Scientists have successfully 3D printed a cornea utilizing a biocompatible bioink, composed of decellularized corneal stroma and stem cells, resulting in a replica with transparency similar to a human cornea.
A collaborative team of engineering and medical scientists from the Pohang University of Science and Technology (Republic of Korea) have developed a strategy for 3D printing artificial corneas, with transparency and flexibility qualities similar to human corneas.
Kim H, Jang J, Park J et al. Shear-induced alignment of collagen fibrils using 3D cell printing for corneal stroma tissue engineering. Biofabrication. 11(035017) (2019); www.postech.ac.kr/eng/researchers-develop-transparant-artificial-cornea-using-bio-ink-and-3d-cell-printer/#post-19613
With a bioink composed of corneal tissue – decellularized corneal stroma and stem cells – the bioprinted artificial cornea is biocompatible, improving upon traditional methods involving the use of synthetic materials.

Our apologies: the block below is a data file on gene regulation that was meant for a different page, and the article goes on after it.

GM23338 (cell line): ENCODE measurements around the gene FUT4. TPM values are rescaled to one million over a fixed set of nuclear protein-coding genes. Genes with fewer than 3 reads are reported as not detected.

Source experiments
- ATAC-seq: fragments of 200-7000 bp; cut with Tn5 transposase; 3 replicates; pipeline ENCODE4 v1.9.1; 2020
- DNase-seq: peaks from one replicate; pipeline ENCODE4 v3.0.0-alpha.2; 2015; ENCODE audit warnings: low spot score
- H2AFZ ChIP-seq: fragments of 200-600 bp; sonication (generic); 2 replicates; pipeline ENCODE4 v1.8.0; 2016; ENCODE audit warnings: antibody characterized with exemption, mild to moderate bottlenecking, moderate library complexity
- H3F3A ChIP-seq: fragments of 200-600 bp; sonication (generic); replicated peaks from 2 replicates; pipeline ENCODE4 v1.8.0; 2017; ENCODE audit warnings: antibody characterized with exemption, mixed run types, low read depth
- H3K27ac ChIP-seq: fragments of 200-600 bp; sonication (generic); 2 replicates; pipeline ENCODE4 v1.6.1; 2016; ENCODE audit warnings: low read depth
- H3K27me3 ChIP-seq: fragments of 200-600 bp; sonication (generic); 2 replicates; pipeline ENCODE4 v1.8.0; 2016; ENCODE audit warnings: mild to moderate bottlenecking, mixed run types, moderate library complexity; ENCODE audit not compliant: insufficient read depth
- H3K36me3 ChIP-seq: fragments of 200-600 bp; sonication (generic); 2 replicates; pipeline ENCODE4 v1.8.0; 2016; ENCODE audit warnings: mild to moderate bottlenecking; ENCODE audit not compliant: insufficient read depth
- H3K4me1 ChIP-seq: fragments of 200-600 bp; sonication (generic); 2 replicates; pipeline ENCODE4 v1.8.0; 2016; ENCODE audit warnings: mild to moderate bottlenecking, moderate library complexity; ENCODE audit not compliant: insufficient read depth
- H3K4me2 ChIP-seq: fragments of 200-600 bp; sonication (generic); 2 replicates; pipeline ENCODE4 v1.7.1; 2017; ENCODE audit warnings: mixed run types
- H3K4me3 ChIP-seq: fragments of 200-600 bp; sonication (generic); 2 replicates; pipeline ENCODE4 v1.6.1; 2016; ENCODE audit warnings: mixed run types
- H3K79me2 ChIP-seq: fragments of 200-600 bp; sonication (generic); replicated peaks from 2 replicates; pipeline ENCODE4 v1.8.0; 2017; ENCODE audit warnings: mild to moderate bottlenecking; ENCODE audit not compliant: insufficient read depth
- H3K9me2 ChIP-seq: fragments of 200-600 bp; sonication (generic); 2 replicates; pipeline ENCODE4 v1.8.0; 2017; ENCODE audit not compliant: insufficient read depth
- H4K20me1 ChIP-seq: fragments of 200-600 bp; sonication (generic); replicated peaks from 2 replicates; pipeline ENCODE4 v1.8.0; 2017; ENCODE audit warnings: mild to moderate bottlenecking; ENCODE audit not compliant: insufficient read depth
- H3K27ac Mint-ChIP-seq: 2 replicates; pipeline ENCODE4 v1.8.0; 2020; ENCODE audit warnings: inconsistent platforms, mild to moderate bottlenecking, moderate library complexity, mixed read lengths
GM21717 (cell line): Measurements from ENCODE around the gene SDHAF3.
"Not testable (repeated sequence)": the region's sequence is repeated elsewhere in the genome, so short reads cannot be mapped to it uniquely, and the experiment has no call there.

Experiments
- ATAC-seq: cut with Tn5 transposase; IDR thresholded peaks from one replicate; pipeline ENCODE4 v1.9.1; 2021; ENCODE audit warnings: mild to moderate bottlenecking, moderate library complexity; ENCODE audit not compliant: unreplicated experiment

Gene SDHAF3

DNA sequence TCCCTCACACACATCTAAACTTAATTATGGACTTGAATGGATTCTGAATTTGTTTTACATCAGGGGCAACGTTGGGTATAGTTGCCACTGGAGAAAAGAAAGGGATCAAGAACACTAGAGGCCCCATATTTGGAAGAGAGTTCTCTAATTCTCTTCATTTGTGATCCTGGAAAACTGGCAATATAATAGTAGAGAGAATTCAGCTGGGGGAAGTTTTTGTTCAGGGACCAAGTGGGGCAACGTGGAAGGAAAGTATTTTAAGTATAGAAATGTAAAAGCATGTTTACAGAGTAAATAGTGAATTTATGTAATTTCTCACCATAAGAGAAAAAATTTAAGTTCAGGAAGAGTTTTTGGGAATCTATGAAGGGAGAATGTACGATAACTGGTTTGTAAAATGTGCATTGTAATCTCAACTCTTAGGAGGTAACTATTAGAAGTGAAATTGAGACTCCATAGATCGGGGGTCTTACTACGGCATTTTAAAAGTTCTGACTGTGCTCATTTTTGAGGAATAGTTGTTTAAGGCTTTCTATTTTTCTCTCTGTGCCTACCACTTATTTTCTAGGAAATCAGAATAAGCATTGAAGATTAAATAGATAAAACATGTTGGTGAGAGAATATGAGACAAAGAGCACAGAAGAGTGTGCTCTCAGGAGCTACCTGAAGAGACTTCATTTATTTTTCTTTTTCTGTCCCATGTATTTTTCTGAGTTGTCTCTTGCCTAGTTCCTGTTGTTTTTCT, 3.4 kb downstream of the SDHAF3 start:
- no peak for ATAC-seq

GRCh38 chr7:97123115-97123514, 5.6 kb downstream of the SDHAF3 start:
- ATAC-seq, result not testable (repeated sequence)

Organized in a lattice pattern of collagen fibrils, this is reportedly the first time that transparency of this quality has been replicated in an artificial human cornea. The team achieved the repetition of the microenvironment by ‘shear stress’ applied to the bioink during the 3D printing process, controlling the pattern of collagen fibrils.
The team hope that this strategy will provide relief to over 2000 patients waiting for cornea donation, as artificial corneas may be the answer to satisfying the demand currently unfulfilled by viable donors.
“The suggested strategy can achieve the criteria for both transparency and safety of engineered cornea stroma. We believe it will give hope to many patients suffered from cornea related diseases,” Jinah Jang (Pohang University of Science and Technology) concluded.